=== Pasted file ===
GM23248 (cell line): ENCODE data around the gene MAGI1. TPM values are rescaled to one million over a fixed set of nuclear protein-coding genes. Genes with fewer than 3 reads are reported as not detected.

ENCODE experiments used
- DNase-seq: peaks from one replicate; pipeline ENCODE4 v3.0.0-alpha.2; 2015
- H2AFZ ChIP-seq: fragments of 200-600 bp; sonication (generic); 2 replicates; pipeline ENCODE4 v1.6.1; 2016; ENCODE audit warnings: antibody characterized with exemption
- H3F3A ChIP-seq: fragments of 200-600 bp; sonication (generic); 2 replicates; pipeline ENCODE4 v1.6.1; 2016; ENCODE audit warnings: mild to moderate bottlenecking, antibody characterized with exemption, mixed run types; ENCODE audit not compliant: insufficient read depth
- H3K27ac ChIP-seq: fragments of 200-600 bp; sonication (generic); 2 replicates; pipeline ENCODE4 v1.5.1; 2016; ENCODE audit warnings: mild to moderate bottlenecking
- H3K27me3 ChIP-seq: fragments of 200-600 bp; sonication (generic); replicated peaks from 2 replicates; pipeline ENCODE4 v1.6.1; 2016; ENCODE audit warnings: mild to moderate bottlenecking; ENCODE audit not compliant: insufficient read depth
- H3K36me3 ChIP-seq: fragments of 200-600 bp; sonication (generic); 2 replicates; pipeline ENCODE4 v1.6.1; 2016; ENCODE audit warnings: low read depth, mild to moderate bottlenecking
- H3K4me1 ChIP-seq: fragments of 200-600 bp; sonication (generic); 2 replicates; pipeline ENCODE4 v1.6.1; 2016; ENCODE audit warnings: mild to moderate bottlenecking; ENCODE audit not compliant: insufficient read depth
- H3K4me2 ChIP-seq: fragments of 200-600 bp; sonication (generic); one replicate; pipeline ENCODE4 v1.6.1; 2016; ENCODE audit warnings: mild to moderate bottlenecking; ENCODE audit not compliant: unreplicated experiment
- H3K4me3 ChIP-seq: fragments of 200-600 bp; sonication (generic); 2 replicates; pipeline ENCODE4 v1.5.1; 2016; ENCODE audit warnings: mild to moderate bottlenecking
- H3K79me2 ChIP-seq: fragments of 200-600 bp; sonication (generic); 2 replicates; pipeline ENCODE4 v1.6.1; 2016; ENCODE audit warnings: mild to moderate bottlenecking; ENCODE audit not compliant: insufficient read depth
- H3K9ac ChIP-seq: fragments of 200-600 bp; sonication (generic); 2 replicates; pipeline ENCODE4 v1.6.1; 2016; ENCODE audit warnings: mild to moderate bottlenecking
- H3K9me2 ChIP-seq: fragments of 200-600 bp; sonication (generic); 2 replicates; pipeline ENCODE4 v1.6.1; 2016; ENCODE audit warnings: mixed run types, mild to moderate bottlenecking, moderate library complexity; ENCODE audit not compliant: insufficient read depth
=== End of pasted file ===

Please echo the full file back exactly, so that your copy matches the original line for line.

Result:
GM23248 (cell line): ENCODE data around the gene MAGI1. TPM values are rescaled to one million over a fixed set of nuclear protein-coding genes. Genes with fewer than 3 reads are reported as not detected.

ENCODE experiments used
- DNase-seq: peaks from one replicate; pipeline ENCODE4 v3.0.0-alpha.2; 2015
- H2AFZ ChIP-seq: fragments of 200-600 bp; sonication (generic); 2 replicates; pipeline ENCODE4 v1.6.1; 2016; ENCODE audit warnings: antibody characterized with exemption
- H3F3A ChIP-seq: fragments of 200-600 bp; sonication (generic); 2 replicates; pipeline ENCODE4 v1.6.1; 2016; ENCODE audit warnings: mild to moderate bottlenecking, antibody characterized with exemption, mixed run types; ENCODE audit not compliant: insufficient read depth
- H3K27ac ChIP-seq: fragments of 200-600 bp; sonication (generic); 2 replicates; pipeline ENCODE4 v1.5.1; 2016; ENCODE audit warnings: mild to moderate bottlenecking
- H3K27me3 ChIP-seq: fragments of 200-600 bp; sonication (generic); replicated peaks from 2 replicates; pipeline ENCODE4 v1.6.1; 2016; ENCODE audit warnings: mild to moderate bottlenecking; ENCODE audit not compliant: insufficient read depth
- H3K36me3 ChIP-seq: fragments of 200-600 bp; sonication (generic); 2 replicates; pipeline ENCODE4 v1.6.1; 2016; ENCODE audit warnings: low read depth, mild to moderate bottlenecking
- H3K4me1 ChIP-seq: fragments of 200-600 bp; sonication (generic); 2 replicates; pipeline ENCODE4 v1.6.1; 2016; ENCODE audit warnings: mild to moderate bottlenecking; ENCODE audit not compliant: insufficient read depth
- H3K4me2 ChIP-seq: fragments of 200-600 bp; sonication (generic); one replicate; pipeline ENCODE4 v1.6.1; 2016; ENCODE audit warnings: mild to moderate bottlenecking; ENCODE audit not compliant: unreplicated experiment
- H3K4me3 ChIP-seq: fragments of 200-600 bp; sonication (generic); 2 replicates; pipeline ENCODE4 v1.5.1; 2016; ENCODE audit warnings: mild to moderate bottlenecking
- H3K79me2 ChIP-seq: fragments of 200-600 bp; sonication (generic); 2 replicates; pipeline ENCODE4 v1.6.1; 2016; ENCODE audit warnings: mild to moderate bottlenecking; ENCODE audit not compliant: insufficient read depth
- H3K9ac ChIP-seq: fragments of 200-600 bp; sonication (generic); 2 replicates; pipeline ENCODE4 v1.6.1; 2016; ENCODE audit warnings: mild to moderate bottlenecking
- H3K9me2 ChIP-seq: fragments of 200-600 bp; sonication (generic); 2 replicates; pipeline ENCODE4 v1.6.1; 2016; ENCODE audit warnings: mixed run types, mild to moderate bottlenecking, moderate library complexity; ENCODE audit not compliant: insufficient read depth